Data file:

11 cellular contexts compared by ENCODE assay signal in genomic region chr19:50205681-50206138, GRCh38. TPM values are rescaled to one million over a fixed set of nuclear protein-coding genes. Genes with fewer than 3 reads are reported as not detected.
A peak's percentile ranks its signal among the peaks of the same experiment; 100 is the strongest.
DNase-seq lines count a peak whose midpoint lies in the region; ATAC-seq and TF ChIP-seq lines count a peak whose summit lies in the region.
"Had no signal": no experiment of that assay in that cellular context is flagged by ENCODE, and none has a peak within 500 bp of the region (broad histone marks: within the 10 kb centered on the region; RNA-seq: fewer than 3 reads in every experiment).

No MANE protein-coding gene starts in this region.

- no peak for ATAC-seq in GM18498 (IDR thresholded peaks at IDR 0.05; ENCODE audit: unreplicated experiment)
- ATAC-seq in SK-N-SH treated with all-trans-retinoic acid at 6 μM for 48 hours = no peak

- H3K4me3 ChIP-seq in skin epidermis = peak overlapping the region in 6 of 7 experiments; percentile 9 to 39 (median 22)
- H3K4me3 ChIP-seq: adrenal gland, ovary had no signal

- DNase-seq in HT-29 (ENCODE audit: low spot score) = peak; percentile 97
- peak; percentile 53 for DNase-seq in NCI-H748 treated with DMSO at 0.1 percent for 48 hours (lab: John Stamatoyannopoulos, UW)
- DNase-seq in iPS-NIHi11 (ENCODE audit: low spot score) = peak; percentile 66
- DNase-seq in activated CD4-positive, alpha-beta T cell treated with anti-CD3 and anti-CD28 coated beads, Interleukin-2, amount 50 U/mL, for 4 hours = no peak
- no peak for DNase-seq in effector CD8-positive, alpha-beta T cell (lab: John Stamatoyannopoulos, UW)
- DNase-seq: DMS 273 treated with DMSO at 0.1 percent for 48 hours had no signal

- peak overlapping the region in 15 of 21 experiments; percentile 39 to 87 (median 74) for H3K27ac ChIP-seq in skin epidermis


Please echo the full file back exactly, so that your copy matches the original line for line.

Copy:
11 cellular contexts compared by ENCODE assay signal in genomic region chr19:50205681-50206138, GRCh38. TPM values are rescaled to one million over a fixed set of nuclear protein-coding genes. Genes with fewer than 3 reads are reported as not detected.
A peak's percentile ranks its signal among the peaks of the same experiment; 100 is the strongest.
DNase-seq lines count a peak whose midpoint lies in the region; ATAC-seq and TF ChIP-seq lines count a peak whose summit lies in the region.
"Had no signal": no experiment of that assay in that cellular context is flagged by ENCODE, and none has a peak within 500 bp of the region (broad histone marks: within the 10 kb centered on the region; RNA-seq: fewer than 3 reads in every experiment).

No MANE protein-coding gene starts in this region.

- no peak for ATAC-seq in GM18498 (IDR thresholded peaks at IDR 0.05; ENCODE audit: unreplicated experiment)
- ATAC-seq in SK-N-SH treated with all-trans-retinoic acid at 6 μM for 48 hours = no peak

- H3K4me3 ChIP-seq in skin epidermis = peak overlapping the region in 6 of 7 experiments; percentile 9 to 39 (median 22)
- H3K4me3 ChIP-seq: adrenal gland, ovary had no signal

- DNase-seq in HT-29 (ENCODE audit: low spot score) = peak; percentile 97
- peak; percentile 53 for DNase-seq in NCI-H748 treated with DMSO at 0.1 percent for 48 hours (lab: John Stamatoyannopoulos, UW)
- DNase-seq in iPS-NIHi11 (ENCODE audit: low spot score) = peak; percentile 66
- DNase-seq in activated CD4-positive, alpha-beta T cell treated with anti-CD3 and anti-CD28 coated beads, Interleukin-2, amount 50 U/mL, for 4 hours = no peak
- no peak for DNase-seq in effector CD8-positive, alpha-beta T cell (lab: John Stamatoyannopoulos, UW)
- DNase-seq: DMS 273 treated with DMSO at 0.1 percent for 48 hours had no signal

- peak overlapping the region in 15 of 21 experiments; percentile 39 to 87 (median 74) for H3K27ac ChIP-seq in skin epidermis